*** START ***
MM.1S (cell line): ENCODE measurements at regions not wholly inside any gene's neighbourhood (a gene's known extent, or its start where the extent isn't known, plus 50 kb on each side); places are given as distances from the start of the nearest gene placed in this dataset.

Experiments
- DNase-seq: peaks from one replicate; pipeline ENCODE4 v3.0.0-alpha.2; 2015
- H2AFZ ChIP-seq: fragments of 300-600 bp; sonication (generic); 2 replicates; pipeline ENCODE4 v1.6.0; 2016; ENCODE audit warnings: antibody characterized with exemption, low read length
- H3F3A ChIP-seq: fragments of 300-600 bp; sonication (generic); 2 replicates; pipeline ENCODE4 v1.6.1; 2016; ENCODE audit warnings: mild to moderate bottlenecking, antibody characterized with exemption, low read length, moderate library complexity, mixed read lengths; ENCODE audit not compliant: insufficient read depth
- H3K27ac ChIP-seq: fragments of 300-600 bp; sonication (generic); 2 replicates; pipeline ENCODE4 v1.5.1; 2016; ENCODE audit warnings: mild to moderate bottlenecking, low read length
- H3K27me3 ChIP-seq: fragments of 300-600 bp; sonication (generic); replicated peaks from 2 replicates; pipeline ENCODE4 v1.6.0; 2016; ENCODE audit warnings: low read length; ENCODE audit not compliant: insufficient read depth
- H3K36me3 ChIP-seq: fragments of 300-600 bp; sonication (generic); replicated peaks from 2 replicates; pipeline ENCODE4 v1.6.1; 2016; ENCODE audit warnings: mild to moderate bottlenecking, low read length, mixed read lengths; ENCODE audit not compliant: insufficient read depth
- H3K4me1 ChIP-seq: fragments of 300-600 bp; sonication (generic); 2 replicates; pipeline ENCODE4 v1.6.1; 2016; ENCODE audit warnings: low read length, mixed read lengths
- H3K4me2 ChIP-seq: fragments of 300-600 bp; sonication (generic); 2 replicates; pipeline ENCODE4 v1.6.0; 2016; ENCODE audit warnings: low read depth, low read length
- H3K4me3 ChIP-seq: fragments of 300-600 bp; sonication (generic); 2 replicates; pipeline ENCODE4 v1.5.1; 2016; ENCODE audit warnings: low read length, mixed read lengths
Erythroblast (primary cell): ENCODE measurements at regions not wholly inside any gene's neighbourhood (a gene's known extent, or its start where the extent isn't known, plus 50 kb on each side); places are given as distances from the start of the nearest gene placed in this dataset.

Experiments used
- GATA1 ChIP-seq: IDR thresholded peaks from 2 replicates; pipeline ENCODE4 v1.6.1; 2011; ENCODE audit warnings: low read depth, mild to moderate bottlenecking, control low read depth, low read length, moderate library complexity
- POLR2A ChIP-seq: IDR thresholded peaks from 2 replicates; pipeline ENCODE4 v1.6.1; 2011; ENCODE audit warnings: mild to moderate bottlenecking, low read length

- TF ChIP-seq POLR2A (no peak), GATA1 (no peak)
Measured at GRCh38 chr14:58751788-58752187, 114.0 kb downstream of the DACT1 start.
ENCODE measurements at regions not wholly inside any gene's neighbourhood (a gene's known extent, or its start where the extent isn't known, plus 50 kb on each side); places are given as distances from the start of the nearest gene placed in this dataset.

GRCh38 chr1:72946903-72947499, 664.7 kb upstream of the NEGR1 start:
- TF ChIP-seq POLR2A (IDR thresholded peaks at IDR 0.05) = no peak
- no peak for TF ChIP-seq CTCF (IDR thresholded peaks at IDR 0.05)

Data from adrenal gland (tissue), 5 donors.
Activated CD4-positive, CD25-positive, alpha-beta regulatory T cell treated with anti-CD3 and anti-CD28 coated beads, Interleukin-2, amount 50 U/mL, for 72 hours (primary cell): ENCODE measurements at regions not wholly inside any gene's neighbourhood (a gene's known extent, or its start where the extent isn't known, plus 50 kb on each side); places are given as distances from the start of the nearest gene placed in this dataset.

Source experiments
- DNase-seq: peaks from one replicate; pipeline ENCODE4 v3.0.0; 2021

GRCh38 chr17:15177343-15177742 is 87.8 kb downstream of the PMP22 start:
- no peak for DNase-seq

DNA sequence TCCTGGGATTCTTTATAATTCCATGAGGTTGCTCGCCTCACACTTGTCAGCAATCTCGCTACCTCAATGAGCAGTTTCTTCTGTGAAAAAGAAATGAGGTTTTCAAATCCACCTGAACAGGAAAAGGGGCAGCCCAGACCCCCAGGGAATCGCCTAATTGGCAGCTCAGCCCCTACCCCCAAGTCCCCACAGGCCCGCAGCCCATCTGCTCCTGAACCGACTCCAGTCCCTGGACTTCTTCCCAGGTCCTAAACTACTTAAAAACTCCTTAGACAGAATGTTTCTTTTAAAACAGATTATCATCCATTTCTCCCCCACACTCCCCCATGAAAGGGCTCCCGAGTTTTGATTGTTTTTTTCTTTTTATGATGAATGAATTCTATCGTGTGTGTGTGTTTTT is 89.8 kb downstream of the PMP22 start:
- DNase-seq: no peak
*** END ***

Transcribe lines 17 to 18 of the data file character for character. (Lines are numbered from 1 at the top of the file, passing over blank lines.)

Measured at GRCh38 chr14:58751788-58752187, 114.0 kb downstream of the DACT1 start.
ENCODE measurements at regions not wholly inside any gene's neighbourhood (a gene's known extent, or its start where the extent isn't known, plus 50 kb on each side); places are given as distances from the start of the nearest gene placed in this dataset.